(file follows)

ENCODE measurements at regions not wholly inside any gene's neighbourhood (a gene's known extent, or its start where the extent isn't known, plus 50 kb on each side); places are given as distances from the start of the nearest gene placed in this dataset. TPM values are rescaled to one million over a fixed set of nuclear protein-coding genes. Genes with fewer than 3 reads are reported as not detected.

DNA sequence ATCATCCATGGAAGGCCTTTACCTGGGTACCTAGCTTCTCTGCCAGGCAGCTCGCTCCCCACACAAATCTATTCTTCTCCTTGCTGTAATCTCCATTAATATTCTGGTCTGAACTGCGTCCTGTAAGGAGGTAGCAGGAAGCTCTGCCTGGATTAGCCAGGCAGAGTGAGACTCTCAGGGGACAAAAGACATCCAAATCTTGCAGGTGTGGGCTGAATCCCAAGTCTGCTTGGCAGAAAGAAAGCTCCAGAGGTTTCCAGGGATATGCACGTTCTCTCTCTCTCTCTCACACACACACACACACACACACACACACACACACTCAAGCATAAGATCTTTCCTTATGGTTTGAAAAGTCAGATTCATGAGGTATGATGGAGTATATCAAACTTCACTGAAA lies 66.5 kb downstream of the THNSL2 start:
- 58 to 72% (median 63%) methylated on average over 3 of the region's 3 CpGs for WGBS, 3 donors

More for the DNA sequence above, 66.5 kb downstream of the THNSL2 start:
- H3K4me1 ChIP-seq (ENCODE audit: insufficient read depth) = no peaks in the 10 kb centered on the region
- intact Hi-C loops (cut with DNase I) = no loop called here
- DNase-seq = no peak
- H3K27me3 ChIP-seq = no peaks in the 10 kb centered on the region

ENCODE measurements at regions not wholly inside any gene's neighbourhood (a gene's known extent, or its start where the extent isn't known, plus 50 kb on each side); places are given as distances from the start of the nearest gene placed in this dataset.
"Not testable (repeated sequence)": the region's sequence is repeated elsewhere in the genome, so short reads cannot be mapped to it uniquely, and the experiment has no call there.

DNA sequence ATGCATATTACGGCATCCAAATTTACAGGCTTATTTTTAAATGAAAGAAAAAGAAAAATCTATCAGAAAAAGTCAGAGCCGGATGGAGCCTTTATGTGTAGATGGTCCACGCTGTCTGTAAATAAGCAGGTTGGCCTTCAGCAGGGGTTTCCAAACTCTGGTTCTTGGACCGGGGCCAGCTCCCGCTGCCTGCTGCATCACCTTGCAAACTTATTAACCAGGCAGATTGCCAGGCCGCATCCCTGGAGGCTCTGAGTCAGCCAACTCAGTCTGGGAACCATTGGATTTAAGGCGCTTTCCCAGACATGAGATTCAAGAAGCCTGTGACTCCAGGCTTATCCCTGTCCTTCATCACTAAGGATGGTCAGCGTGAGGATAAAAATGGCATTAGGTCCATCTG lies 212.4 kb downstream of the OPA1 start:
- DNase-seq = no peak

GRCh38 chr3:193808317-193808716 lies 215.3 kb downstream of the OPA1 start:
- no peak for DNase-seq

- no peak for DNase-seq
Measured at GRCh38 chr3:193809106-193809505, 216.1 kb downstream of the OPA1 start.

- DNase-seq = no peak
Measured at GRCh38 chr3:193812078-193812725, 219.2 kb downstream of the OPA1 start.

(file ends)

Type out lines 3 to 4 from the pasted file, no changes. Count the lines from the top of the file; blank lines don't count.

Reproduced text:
- 58 to 72% (median 63%) methylated on average over 3 of the region's 3 CpGs for WGBS, 3 donors

More for the DNA sequence above, 66.5 kb downstream of the THNSL2 start: